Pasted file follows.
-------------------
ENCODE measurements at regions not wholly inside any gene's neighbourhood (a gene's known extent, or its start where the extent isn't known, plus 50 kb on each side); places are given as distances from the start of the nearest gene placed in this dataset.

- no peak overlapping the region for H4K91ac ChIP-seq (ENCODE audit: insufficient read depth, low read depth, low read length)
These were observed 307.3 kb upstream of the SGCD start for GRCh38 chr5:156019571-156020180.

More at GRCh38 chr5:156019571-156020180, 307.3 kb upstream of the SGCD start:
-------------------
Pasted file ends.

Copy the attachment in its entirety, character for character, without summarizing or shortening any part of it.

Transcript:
ENCODE measurements at regions not wholly inside any gene's neighbourhood (a gene's known extent, or its start where the extent isn't known, plus 50 kb on each side); places are given as distances from the start of the nearest gene placed in this dataset.

- no peak overlapping the region for H4K91ac ChIP-seq (ENCODE audit: insufficient read depth, low read depth, low read length)
These were observed 307.3 kb upstream of the SGCD start for GRCh38 chr5:156019571-156020180.

More at GRCh38 chr5:156019571-156020180, 307.3 kb upstream of the SGCD start: